What makes a bad movie? If the goals of film are to entertain, provoke thought, or induce emotion, should script-writing/directing/acting prowess even be taken into account when determining whether or not a movie is good or bad? This is all merely food for thought as we delve into this list of the five most essential “so-bad-they’re-good” movies. Sure, these films aren’t the products of wealthy Hollywood execs, yet they have managed to create stronger followings than the vast majority of well-made, yet forgettable films.
Tommy Wiseau’s so-bad-it’s-good masterpiece The Room has been left off this list, as you’re most likely already aware of its existence. You don’t need to be reminded of its dumb brilliance.
Samurai Cop (1991)
Samurai Cop was the brainchild of Iranian-American director Amir Shervan, who, upon moving to the US in 1980, sought to create action films in the vein of the Lethal Weapon series. Despite having prior filmmaking experience in Iran, Shervan’s American movies are fraught with editing errors, horrendous acting, and screenwriting that demonstrates a limited knowledge of the English language. Samurai Cop is the pinnacle of these qualities.
After unsuccessful attempts to sell the film, Shervan shelved it. None of the people involved in its creation could have expected that, in 2007, it would be uncovered in a vault, released to the public, and immediately garner a cult following. (Shervan unfortunately died a year prior.)
The film stars Matt Hanon as Joe Marshall, an LA cop who has been tasked with bringing down the Katana gang, a ruthless Japanese crime syndicate. Joe is referred to as “Samurai,” as he has been trained by “the masters in Japan” and “speaks fluent Japanese.” (He somehow still has trouble pronouncing the gang leader Fujiyama’s name, however.) His battle for justice is filled with hilariously choreographed fight scenes, awkward romance, and comedic moments that maybe aren’t funny in the way Shervan intended.
Birdemic: Shock and Terror (2010)
Alfred Hitchcock’s 1963 film The Birds was revolutionary for its time. But by today’s standards, it’s a tad boring. Thankfully, James Nguyen’s Birdemic: Shock and Terror is here to take its place. Filmed for less than $10,000, Birdemic gives viewers a vision of apocalypse by crudely animated birds. Nested within is a vague environmental message and the most inorganic love story this side of Attack of the Clones.
Apparently, James Nguyen was quite difficult for the film’s actors to work with. Once, while filming on a public jogging trail, Nguyen yelled at joggers to get out of the shot. Lead actress Whitney Moore told him not to yell at people uninvolved with the film. What was Nguyen’s response? He refused to speak with her for three weeks. During this time, he gave her direction using her co-star Alan Bagh as an intermediary.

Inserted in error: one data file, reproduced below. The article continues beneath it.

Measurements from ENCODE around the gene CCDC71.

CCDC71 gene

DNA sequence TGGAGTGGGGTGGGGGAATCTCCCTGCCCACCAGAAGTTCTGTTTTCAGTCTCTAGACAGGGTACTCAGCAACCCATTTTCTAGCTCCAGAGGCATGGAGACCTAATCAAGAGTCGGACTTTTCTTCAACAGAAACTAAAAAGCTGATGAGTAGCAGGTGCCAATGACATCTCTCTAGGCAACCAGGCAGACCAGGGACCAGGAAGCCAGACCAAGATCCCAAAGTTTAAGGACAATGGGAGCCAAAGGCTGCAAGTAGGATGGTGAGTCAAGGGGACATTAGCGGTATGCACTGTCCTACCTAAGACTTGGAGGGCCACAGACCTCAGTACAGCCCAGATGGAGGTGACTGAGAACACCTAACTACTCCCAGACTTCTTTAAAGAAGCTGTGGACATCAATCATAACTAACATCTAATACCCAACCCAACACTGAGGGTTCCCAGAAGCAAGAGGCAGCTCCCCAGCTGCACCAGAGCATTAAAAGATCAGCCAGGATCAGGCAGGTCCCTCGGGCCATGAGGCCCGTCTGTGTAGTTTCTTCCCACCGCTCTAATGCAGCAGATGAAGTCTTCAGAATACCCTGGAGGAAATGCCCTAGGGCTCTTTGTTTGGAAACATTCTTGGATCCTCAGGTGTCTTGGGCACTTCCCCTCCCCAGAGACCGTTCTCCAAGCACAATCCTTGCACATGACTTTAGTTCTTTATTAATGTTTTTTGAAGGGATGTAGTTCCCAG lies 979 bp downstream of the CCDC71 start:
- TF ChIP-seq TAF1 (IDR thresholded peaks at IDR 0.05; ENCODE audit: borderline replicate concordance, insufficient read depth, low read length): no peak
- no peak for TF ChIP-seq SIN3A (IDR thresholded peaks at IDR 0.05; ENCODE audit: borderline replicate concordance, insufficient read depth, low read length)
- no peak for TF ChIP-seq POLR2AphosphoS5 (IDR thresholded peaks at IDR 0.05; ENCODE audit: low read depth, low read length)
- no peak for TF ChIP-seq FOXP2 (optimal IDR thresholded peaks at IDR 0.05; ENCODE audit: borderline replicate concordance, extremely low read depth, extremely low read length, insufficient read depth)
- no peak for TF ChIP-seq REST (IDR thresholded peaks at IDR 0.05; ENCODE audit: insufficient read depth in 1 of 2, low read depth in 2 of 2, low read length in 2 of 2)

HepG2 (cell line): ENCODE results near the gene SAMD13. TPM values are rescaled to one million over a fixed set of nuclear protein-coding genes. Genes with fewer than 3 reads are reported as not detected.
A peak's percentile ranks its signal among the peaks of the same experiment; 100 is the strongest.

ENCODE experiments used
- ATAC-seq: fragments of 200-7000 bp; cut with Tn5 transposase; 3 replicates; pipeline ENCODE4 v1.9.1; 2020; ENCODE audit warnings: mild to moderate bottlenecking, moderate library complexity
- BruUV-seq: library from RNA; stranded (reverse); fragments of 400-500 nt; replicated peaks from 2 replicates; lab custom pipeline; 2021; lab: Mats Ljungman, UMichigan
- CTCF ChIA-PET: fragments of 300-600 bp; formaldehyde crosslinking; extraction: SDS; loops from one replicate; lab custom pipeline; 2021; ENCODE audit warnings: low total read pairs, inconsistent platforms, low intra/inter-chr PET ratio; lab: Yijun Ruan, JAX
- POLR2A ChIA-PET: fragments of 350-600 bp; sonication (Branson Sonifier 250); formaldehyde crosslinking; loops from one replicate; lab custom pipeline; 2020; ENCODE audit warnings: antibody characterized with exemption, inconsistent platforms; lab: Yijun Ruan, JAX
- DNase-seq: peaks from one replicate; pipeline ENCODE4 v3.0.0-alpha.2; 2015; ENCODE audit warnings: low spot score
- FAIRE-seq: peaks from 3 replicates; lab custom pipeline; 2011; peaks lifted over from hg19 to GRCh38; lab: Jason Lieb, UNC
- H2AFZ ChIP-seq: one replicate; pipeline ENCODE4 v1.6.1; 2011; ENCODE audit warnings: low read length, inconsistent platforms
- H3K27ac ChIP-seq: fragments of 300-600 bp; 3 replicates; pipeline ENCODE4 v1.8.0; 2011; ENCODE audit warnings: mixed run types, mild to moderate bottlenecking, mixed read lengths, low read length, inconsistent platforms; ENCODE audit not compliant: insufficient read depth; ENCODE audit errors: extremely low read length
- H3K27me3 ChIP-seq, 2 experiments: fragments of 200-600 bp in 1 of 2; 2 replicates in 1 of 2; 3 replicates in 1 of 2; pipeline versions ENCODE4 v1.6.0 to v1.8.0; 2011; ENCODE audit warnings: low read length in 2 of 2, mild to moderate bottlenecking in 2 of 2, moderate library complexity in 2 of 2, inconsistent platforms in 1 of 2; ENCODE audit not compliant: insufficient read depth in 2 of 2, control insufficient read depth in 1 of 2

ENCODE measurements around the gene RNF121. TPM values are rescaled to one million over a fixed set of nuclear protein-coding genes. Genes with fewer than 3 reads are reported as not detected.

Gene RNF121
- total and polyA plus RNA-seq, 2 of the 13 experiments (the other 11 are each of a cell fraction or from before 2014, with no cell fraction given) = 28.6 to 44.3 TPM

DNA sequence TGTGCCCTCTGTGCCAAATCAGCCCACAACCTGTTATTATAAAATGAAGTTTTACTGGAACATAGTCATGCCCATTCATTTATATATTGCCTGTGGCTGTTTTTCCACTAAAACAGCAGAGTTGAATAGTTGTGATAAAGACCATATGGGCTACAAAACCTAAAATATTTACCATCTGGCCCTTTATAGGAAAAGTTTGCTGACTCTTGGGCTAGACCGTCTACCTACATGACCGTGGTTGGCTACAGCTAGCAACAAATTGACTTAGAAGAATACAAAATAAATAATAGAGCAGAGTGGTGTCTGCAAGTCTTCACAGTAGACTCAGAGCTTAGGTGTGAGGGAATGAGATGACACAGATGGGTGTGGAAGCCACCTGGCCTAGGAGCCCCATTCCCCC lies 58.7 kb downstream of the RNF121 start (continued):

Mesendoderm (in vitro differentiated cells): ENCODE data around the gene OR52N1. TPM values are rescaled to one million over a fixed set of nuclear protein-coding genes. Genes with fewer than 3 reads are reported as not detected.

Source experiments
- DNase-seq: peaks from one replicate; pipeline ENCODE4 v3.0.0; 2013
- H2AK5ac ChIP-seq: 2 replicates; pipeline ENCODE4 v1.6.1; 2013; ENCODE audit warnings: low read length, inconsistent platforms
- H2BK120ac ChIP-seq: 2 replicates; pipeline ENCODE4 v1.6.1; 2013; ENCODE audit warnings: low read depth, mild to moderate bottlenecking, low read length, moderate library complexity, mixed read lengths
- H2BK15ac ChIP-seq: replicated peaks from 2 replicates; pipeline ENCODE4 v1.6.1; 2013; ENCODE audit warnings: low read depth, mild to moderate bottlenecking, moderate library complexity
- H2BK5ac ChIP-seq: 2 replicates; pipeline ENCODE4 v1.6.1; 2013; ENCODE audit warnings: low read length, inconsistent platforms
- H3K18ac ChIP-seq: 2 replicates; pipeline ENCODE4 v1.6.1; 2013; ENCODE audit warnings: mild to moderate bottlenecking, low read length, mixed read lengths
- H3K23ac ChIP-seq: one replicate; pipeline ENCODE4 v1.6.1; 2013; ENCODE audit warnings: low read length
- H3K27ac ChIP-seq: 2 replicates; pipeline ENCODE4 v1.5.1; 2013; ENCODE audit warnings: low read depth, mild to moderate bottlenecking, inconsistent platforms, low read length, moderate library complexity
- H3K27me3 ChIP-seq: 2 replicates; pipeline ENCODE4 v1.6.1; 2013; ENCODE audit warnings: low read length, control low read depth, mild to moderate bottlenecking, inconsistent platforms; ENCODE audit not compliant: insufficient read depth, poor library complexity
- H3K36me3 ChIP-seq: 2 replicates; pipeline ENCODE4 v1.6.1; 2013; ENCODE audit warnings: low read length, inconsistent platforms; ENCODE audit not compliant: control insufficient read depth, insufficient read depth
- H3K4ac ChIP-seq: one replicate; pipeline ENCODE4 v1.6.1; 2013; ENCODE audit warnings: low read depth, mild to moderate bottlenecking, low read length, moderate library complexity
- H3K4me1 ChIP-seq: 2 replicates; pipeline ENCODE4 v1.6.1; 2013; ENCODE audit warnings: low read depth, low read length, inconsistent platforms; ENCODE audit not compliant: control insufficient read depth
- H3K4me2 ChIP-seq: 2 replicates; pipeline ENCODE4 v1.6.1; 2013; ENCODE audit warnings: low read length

Miami Connection (1987)
With no prior experience in filmmaking, martial artist and Miami Connection director/producer Y.K. Kim took out loans, used all of his savings, and mortgaged his taekwondo school to make Miami Connection. His reasoning? To bring taekwondo to the masses.
While the film probably hasn’t inspired many people to take up the sport, its wholesome energy has undoubtedly brought joy to the lives of its fans. It is the ultimate feel-good cult film. How could we not love the story of friendship between members of a martial arts-themed synth-pop band?
Alien Beasts (1991)
The work of Carl J. Sukenick is sadly overlooked by the cult film community. And it’s easy to see why. It is not accessible like The Room. Play Alien Beasts at a midnight screening, and even most bad movie connoisseurs will be left bewildered, wondering what, if any, value is to be found in a no-budget VHS Sci-Fi film shot in the director’s mom’s front yard.
But this is the beauty of Sukenick’s work: it is art in its purest form, created solely because the creator had to create it. And he wouldn’t let things like budget or directorial experience be barriers to his creation. Alien Beasts is the best entry point to the world of Carl J. Sukenick due to the simple fact that it is the easiest one of his films to find. It stands as proof that a true artist will make art no matter their circumstances.
Fateful Findings (2013)
Fans of B-cinema often herald Fateful Findings director Neil Breen as the next Tommy Wiseau. But in truth, his work is a beast of its own. Yes, like Tommy, he funds, writes, directs, and stars in his own films, which manage to break every convention of what stuck-up academics would consider good filmmaking. The similarities end there, however. What Breen does is more akin to the work of David Lynch: surreal, immersive.
If nothing else, Breen’s magnum opus Fateful Findings is perhaps the most accurate replication of a fever dream ever put to film. The plot has something to do with a novelist/computer genius named Dylan “hacking into the most secret government and corporate secrets.” What this movie is about beyond that is anyone’s guess. It is more a compilation of random occurrences strung together by awkward dialogue and monotonous acting.
Perhaps that sounds bad on paper, but watch Fateful Findings, and it will live rent-free in your head for years to come.